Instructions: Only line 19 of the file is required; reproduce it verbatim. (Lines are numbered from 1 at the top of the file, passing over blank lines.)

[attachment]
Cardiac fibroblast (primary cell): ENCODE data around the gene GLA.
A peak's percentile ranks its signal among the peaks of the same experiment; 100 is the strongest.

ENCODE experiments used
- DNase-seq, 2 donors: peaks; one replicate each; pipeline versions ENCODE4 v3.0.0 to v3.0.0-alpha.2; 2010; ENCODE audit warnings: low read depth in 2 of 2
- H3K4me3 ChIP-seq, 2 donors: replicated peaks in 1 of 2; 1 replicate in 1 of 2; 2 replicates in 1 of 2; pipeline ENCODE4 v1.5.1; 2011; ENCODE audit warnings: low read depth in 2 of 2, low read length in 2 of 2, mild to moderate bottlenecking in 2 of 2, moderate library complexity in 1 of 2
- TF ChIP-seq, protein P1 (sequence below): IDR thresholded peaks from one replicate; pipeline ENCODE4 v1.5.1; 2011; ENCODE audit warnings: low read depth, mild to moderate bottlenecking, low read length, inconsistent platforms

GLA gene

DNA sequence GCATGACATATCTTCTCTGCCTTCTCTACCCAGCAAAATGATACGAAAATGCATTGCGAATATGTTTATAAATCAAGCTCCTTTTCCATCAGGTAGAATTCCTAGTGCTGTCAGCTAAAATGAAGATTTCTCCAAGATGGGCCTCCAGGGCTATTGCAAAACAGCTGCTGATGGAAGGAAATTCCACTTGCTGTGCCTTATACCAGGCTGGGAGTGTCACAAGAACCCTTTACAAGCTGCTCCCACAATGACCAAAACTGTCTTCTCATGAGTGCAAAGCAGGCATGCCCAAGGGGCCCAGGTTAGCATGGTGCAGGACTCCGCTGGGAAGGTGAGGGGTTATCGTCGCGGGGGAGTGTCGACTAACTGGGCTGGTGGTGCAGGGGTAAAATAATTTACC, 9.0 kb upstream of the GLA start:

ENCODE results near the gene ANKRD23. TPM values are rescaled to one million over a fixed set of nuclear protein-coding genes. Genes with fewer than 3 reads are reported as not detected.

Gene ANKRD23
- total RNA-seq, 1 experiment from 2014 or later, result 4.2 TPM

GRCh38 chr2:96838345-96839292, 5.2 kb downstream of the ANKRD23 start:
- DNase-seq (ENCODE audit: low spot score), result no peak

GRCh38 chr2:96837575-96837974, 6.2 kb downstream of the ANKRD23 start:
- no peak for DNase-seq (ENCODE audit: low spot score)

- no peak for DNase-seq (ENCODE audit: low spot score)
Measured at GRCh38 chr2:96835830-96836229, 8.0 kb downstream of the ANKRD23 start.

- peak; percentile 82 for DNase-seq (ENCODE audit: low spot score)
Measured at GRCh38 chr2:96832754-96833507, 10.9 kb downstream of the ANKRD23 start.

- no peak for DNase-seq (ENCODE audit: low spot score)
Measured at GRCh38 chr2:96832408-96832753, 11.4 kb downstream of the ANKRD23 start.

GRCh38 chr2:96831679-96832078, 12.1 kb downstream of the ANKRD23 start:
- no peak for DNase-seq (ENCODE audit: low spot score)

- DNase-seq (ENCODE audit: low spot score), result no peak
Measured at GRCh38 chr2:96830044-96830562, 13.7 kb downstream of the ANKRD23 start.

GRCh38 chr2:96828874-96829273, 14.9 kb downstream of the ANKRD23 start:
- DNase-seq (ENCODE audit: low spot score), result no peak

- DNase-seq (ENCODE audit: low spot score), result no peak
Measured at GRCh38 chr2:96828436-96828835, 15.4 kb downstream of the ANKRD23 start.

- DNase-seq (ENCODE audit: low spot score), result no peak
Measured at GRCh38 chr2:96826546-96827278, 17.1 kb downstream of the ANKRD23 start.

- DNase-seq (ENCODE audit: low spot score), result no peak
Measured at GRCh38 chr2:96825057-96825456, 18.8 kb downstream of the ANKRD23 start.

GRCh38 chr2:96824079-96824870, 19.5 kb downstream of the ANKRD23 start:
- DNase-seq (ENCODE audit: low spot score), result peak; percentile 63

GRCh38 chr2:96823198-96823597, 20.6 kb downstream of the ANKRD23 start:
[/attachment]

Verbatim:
Measured at GRCh38 chr2:96832754-96833507, 10.9 kb downstream of the ANKRD23 start.